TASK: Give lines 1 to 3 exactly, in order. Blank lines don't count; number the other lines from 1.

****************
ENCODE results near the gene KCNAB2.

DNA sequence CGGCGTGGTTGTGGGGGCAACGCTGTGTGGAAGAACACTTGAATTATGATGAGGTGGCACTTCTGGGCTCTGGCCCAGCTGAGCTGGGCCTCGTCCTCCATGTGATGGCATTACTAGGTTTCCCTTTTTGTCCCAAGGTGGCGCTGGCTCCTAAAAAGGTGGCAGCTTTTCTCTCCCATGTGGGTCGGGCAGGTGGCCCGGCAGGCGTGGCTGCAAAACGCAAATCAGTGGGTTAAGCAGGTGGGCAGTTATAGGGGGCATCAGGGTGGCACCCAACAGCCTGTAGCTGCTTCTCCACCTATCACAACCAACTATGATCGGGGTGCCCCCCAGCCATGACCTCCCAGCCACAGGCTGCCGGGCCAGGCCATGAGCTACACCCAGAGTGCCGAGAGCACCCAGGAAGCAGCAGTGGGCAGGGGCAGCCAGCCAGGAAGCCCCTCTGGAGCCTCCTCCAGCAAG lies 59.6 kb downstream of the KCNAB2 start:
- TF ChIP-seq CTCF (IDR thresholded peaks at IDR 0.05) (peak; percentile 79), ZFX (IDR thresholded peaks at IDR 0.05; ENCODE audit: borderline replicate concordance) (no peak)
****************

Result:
ENCODE results near the gene KCNAB2.

DNA sequence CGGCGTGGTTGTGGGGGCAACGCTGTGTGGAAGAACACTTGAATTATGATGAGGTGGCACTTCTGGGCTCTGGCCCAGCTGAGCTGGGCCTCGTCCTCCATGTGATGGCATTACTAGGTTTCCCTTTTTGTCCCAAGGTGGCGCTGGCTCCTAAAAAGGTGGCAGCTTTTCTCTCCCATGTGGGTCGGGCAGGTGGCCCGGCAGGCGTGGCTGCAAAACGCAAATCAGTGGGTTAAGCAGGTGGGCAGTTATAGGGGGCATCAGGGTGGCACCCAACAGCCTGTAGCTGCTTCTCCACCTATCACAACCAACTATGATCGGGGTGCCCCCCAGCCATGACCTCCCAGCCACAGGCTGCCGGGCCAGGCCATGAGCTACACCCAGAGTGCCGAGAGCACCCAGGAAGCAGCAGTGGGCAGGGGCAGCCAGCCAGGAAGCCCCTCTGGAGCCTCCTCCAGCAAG lies 59.6 kb downstream of the KCNAB2 start:
- TF ChIP-seq CTCF (IDR thresholded peaks at IDR 0.05) (peak; percentile 79), ZFX (IDR thresholded peaks at IDR 0.05; ENCODE audit: borderline replicate concordance) (no peak)